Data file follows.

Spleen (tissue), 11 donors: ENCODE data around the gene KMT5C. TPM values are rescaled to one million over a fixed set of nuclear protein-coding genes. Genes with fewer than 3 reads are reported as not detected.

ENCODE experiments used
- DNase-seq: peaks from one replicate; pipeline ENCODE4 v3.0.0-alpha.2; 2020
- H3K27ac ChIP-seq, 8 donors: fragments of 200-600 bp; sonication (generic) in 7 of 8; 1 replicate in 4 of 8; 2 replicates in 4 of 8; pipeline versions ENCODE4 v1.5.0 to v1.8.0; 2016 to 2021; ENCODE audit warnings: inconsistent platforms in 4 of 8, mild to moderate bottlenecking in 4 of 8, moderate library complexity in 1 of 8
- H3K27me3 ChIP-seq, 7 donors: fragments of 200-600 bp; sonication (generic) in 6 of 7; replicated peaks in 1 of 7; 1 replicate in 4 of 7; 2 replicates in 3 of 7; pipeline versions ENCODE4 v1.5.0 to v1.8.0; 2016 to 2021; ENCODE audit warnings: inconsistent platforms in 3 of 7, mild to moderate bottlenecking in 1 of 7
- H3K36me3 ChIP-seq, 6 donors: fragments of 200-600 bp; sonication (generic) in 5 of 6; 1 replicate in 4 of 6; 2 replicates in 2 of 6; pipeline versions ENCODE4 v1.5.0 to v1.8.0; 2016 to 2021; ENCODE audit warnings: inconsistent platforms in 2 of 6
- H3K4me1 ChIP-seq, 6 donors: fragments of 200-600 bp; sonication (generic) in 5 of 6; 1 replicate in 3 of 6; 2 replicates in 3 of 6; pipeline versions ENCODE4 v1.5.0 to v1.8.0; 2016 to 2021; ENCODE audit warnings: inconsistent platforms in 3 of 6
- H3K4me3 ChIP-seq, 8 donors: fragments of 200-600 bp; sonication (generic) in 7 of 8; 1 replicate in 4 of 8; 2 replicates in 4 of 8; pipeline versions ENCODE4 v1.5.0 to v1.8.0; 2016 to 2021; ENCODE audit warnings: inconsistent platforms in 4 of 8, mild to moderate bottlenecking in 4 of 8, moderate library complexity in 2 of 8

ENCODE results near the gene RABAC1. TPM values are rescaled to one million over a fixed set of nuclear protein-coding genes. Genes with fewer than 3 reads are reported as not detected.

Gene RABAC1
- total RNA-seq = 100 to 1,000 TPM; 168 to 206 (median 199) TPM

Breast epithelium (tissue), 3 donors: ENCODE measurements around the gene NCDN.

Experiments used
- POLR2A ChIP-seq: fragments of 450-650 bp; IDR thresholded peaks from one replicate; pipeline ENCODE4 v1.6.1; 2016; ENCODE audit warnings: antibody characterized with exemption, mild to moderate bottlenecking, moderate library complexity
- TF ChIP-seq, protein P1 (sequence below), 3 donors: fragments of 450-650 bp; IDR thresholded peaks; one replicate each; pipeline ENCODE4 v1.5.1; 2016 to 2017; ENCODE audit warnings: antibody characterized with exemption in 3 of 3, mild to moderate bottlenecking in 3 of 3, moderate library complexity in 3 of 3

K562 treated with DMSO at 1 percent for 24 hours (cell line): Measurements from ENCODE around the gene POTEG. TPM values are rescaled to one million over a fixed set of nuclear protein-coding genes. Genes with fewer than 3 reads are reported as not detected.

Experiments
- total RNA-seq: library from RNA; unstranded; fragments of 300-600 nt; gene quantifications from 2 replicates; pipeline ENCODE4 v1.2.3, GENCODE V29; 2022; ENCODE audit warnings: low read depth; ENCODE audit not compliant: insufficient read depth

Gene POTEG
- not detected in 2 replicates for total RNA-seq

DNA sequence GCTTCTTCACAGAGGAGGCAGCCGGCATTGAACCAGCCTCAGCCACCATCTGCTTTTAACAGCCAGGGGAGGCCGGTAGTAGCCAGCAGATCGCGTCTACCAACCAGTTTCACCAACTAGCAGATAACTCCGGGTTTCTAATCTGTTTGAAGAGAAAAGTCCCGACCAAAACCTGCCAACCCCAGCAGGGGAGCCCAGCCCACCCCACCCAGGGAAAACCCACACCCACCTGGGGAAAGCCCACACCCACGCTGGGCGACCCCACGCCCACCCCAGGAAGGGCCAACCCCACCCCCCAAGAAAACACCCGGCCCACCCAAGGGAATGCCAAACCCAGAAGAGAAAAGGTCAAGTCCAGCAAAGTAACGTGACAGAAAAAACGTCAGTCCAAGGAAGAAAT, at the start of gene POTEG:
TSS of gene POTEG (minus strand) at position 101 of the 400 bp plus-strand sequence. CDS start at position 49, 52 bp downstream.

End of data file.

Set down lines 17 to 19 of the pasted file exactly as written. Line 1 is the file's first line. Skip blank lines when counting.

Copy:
Experiments
- total RNA-seq: library from RNA; unstranded; fragments of 300-600 nt; gene quantifications from 2 replicates; pipeline ENCODE4 v1.2.3, GENCODE V29; 2022; ENCODE audit warnings: low read depth; ENCODE audit not compliant: insufficient read depth

Gene POTEG